A couple of quick updates re Search Solutions 2010: first, I am pleased to announce that Yahoo will be joining the programme, with Vivian Lin Dufour presenting on “how to help searchers become better searchers”. So that gives us 12 talks in all – the most we have ever had. It’s looking like a great programme, with dedicated sessions on web search, enterprise search, new entrants (search startups) and lots more.
And then of course there’s the the panel… which brings me to my second update. Another recent development from Yahoo is the launch of their Time Explorer, which is described as a prototype that “lets users explore the future”. Now, this isn’t the first time that news corpora have been the subject of advanced search capabilities, but what make the Time Explorer different is that “it creates timelines based on search queries that not only provide a way to check the accuracy of past predictions, but also allows users to view predictions that are yet to occur.”
So that got me thinking … I wonder what it says about the way search will look in five years time? Or similarly, what were people saying about the prospects for time-based search five years ago?! And so on … Unfortunately, we might have to wait a while before it gives answers to intriguing questions such as these – not because it can’t (in principle), but simply because the corpus it uses is a collection of 1.8 million New York Times (NYT) articles, covering generic news content. A keyword query for “search engine” with the timeline set to “future” produces just a couple of results – not really enough to power any meaningful predictions.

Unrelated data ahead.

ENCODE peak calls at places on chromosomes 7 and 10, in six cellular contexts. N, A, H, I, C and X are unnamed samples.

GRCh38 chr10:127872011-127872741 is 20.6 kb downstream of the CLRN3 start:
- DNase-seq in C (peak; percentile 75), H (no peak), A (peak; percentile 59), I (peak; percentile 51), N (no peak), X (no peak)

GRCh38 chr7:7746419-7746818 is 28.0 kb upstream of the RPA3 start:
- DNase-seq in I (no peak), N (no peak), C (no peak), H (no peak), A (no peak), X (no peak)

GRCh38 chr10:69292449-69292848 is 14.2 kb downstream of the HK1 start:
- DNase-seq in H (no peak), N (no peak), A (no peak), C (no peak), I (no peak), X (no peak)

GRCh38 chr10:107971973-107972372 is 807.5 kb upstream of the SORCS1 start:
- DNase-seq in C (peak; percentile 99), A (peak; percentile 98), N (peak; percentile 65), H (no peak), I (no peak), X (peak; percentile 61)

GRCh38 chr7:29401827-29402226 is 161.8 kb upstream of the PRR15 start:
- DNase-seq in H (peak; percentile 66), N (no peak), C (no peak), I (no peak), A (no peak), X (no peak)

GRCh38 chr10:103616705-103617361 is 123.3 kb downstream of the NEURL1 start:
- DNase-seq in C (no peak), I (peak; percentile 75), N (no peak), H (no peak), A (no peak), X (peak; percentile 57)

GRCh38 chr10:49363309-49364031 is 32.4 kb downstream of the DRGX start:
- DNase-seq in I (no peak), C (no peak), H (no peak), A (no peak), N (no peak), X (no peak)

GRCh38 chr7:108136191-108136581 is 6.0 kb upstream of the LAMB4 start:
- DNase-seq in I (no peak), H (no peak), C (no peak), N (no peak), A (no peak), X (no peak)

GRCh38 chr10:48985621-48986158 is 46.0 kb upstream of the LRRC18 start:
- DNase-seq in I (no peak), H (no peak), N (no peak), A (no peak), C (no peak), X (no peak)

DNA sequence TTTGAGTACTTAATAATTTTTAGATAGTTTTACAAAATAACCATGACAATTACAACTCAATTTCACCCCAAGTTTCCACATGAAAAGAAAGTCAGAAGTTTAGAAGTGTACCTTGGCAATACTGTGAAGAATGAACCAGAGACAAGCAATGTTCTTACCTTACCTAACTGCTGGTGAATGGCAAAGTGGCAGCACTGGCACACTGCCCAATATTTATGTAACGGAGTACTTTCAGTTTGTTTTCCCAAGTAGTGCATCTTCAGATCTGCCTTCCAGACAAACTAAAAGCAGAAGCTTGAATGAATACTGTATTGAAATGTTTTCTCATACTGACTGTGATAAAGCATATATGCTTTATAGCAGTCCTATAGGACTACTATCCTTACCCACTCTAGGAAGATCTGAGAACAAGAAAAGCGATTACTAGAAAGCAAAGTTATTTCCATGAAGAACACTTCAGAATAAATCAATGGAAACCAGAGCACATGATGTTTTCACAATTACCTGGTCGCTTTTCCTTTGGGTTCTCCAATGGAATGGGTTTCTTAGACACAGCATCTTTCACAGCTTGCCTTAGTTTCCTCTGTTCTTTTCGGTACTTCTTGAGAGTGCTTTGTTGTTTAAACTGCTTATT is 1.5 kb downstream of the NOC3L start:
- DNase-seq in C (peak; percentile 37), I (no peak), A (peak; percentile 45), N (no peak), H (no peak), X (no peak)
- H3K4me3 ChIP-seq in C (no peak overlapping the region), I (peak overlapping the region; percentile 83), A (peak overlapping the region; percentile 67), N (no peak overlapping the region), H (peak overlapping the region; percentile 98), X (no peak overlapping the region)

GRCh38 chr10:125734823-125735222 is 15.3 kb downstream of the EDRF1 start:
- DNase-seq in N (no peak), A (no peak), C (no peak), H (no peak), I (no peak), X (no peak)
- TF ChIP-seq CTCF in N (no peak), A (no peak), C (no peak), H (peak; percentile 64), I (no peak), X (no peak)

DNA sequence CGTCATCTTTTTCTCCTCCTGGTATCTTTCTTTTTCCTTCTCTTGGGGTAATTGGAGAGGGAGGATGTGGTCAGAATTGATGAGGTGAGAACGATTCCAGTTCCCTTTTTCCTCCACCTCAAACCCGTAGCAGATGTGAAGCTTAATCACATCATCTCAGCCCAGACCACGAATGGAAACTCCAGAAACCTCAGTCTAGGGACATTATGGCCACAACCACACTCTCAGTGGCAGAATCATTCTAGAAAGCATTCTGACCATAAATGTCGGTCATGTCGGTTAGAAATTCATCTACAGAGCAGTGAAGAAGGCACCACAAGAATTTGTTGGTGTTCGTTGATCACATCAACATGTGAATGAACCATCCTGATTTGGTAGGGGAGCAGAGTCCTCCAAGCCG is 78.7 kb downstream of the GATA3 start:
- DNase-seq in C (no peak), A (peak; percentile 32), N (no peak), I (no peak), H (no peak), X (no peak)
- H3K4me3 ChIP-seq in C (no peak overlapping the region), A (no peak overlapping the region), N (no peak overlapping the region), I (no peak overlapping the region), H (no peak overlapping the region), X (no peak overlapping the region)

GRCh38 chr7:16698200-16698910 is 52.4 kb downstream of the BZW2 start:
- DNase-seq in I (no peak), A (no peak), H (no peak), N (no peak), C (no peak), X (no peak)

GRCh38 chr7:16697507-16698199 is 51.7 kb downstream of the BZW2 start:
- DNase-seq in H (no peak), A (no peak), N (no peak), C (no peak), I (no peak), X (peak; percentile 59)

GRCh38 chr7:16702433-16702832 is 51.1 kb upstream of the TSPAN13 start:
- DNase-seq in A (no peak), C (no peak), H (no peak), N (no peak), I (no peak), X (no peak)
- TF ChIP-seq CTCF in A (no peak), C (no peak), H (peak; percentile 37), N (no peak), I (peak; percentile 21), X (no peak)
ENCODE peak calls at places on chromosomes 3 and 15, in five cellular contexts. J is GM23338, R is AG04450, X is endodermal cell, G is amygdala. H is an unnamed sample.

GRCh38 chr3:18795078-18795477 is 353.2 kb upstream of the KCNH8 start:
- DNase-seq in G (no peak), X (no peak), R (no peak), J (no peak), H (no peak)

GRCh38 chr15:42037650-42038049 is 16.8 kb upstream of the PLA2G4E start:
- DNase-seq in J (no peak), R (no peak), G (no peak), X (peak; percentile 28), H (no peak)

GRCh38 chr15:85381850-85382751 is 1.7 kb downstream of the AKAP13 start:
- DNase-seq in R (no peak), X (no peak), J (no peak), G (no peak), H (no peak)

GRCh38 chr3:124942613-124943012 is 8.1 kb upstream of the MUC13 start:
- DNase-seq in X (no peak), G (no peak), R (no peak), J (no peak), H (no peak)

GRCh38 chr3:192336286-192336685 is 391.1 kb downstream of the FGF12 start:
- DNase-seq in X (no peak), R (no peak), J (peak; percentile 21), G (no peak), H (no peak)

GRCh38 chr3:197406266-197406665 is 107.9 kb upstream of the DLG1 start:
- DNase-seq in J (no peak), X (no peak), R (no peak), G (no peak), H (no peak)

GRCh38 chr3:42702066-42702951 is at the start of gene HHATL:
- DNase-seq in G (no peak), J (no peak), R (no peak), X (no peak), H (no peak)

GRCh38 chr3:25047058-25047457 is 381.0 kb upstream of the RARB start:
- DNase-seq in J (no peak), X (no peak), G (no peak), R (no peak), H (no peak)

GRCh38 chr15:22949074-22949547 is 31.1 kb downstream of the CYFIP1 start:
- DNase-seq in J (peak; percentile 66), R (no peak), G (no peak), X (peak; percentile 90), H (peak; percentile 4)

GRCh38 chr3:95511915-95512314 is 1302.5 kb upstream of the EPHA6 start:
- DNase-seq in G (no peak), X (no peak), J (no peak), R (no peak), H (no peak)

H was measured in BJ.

But not to worry – I think we can pick up the baton where this particular question leaves off. With Search Solutions entering its 5th successful year, why don’t we take the opportunity to ask the question ourselves: i.e. What will search look like in five years time? Which startups are most likely to change the commercial landscape? Which research ideas and prototypes will have become mainstream?
If you want to find answers to questions such as these, come and join us for the panel session at Search Solutions 2010. Of course, no-one is going to be held to account if their predictions don’t come true (at least, not until Search Solutions 2015 🙂 But I think it will be fun trying.